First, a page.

How Did You Handle It?

One of the blogs I keep track of is Soul Blessings, written by Tara, a self-described eclectic thinker. Her most recent post posed a puzzler. A friend is engaging in risky and rebellious behavior at work and reporting on it in detail to Tara. Tara is puzzling over her most honest and appropriate course of action. I’ll leave it to you to read the post and to make your own decision.

I include the link here because sooner or later everyone faces a similar dilemma. You may not have had to decide about ratting on Bill Clinton’s equivalent, but you may have known that someone is abusing public or corporate trust in other ways. Perhaps you knew a friend was cheating on a spouse. Perhaps you covered for someone.

Would you respond the same way again, or has your point of view changed with age? Stories of your experience with situations like this are self-instructive, and potentially a great way of conveying a value to others. These stories are also a powerful way of gaining insight and clearing the way for forgiveness and understanding.

Your situation may not involve ratting on behavior that’s specifically against the rules. You may have dealt with unfair treatment, or other distressing conditions. Perhaps you worked for the Boss From Hell, or worked with the Client From Hell, as I did at one point. I’ve written stacks and piles about that period, and added nearly as many afterward notes as original text. Rereading the stories always provokes new insights for me. I will not ever share these stories publicly.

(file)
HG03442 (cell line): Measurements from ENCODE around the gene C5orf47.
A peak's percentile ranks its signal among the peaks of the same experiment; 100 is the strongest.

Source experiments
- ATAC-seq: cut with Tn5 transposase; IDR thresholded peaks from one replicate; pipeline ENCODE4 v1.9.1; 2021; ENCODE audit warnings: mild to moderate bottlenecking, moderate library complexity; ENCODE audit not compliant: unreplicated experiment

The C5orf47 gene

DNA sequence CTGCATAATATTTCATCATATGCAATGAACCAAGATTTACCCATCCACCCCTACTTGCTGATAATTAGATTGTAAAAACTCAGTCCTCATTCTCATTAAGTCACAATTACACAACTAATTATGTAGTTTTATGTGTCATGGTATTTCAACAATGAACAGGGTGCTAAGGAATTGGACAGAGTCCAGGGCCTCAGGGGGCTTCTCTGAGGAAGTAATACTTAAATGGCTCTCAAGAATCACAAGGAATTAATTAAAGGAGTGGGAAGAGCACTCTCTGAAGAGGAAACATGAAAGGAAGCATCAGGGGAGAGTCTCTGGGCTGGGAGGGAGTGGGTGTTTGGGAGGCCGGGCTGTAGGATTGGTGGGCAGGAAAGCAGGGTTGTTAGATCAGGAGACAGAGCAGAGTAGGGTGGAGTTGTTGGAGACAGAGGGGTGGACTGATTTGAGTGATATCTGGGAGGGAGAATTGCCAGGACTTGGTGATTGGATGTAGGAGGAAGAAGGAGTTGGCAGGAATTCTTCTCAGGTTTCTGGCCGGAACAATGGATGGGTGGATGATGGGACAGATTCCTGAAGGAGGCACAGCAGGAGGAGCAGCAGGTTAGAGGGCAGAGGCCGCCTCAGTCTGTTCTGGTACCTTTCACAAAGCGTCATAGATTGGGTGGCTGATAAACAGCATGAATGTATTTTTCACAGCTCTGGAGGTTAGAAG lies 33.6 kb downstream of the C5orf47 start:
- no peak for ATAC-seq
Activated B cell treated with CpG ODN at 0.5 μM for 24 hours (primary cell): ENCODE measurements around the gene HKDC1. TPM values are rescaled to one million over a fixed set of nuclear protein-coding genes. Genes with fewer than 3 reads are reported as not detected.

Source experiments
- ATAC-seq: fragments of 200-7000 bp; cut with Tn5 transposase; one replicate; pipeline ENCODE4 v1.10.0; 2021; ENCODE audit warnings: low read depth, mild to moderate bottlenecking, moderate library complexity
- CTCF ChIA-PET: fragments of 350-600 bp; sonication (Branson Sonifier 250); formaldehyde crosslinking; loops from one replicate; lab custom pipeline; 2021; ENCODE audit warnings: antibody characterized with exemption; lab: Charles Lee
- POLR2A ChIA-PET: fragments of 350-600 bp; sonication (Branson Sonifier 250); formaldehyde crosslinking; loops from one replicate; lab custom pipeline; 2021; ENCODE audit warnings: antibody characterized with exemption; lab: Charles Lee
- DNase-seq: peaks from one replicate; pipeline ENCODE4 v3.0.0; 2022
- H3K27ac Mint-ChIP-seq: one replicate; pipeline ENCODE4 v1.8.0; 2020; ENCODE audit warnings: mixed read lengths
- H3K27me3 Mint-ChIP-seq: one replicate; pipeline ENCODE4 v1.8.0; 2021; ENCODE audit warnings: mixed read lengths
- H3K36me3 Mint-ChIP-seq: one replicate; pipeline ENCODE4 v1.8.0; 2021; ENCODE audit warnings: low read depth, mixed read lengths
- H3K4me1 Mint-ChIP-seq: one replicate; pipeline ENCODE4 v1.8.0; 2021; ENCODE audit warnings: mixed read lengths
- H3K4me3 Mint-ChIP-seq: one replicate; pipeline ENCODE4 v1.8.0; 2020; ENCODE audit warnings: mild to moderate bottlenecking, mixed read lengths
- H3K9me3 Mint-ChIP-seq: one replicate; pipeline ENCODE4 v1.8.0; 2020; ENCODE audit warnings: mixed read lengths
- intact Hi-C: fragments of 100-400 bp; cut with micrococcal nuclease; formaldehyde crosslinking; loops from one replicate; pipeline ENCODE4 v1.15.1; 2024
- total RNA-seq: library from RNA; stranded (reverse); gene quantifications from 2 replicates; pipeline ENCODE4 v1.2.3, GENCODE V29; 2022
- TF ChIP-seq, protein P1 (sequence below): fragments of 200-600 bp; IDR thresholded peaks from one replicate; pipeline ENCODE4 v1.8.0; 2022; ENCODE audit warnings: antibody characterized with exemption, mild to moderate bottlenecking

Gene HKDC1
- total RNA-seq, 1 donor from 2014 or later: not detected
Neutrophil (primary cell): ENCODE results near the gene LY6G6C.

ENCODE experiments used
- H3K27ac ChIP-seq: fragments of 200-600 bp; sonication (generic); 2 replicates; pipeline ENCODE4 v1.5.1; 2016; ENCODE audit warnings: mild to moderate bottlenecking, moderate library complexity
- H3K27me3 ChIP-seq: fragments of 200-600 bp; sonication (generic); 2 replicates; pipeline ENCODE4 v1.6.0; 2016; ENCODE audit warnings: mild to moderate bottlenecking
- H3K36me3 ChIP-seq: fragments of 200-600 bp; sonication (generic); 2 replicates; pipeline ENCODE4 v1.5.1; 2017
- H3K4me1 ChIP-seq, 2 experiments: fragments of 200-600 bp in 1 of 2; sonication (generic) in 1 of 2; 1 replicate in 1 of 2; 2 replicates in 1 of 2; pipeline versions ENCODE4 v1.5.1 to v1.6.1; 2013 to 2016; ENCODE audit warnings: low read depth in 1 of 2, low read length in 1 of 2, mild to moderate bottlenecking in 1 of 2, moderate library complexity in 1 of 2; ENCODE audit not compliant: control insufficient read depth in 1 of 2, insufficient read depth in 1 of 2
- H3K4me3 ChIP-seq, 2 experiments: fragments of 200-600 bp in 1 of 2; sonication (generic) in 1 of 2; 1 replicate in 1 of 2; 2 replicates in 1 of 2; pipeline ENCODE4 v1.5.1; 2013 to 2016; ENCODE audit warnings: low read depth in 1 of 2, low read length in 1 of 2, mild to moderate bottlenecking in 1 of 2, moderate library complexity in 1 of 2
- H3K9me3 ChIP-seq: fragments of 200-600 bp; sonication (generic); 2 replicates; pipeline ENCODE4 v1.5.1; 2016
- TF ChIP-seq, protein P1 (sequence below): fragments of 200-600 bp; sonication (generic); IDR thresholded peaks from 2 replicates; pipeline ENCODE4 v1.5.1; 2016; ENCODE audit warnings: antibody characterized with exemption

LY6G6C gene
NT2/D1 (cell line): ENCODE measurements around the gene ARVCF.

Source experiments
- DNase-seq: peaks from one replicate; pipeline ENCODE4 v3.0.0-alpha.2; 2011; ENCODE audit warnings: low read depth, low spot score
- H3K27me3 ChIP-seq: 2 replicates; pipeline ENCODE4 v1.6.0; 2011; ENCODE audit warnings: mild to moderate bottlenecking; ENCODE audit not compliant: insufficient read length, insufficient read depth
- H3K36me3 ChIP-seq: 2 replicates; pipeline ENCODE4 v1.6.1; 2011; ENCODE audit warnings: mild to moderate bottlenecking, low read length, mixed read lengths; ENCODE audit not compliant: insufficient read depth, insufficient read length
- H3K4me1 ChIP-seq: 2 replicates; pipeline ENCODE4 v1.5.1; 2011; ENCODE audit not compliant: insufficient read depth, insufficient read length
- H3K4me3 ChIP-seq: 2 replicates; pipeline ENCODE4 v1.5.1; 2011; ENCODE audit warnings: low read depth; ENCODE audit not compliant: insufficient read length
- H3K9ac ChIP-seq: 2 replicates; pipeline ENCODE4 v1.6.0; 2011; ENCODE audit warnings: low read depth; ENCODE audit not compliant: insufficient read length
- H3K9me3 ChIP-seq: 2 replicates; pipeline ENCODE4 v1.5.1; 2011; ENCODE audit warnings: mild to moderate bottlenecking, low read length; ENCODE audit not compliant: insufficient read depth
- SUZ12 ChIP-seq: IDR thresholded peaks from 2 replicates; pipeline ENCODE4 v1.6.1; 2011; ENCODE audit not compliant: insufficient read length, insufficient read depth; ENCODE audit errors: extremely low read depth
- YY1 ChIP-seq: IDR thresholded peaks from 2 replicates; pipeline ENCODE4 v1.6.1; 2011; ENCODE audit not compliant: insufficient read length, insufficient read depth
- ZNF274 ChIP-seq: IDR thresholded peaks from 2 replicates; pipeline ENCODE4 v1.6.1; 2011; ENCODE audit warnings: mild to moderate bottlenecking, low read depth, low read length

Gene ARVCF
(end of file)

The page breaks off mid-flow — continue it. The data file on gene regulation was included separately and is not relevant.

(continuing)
Whether you share them or not, I urge you to write these.

The end of the year is an especially powerful time to write stories like this. For many of us, the last week in December is a time for reflection, self-assessment and planning. It’s a time of making resolutions of both physical and spiritual nature. Stories of conflict, with yourself as well as others, can be a powerful part of this process.

Write on,

Sharon Lippincott, aka Ritergal


Tara said...

Thanks for the link :)

You know it is funny that you mention the age topic. When I was a teen, I had a childhood friend of mine that had an eating disorder. Knowing I would risk losing her friendship, I went and told her parents anyways because I feared her welfare. She didn't speak to me for the longest time and eventually, as she was older, she respected my decision. I wonder if it was easier for me to do that for her because of the topic matter that I was dealing with as opposed to what I wrote on my site. I still haven't made a determination on how I will go about my friend's actions, though I know something should be done about it. Thank you for all of your comments.

Have a wonderful holiday!

Joie said...

Thanks for linking us to other links and topics. In your encouragement of writing about specifics or generalities or experiences, I will mention a book called "Unsent Letters" - one of those 'whacks on the side of the head' about an idea that is an obvious where I had a blind spot. Getting it OUT of the tape recorder of our brain and onto the page frees up space for new thoughts and experiences and peace.

My own experiences in writing are freeing yet fearful as at times my writing was discovered by eyes that were not supposed to read it. Writing is powerful - at times we influence others and at times we just free up the gunk that is still dragging us down.